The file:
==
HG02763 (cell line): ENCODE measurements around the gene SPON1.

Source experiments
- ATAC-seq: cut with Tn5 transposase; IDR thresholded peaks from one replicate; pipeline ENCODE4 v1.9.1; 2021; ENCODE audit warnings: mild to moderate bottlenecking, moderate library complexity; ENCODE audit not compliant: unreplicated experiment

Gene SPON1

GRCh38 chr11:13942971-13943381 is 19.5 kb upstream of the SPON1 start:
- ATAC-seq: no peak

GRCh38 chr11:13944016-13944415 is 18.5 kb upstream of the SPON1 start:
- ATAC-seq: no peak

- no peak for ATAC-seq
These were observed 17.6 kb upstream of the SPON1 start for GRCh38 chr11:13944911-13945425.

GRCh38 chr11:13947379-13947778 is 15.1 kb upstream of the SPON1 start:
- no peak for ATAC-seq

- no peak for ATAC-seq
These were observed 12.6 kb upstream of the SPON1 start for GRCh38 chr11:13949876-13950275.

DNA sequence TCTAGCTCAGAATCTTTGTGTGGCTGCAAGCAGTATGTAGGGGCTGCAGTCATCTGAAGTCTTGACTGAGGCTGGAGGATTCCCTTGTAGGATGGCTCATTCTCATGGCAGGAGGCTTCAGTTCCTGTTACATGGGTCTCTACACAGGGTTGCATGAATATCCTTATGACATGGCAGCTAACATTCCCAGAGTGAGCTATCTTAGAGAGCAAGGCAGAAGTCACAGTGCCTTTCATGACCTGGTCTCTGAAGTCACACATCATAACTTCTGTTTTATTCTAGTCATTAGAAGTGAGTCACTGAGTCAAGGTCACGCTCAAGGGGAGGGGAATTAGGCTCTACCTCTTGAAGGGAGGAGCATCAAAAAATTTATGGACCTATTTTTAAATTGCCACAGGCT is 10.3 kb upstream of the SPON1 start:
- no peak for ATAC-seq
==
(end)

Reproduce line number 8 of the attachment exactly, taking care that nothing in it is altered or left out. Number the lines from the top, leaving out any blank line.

- ATAC-seq: no peak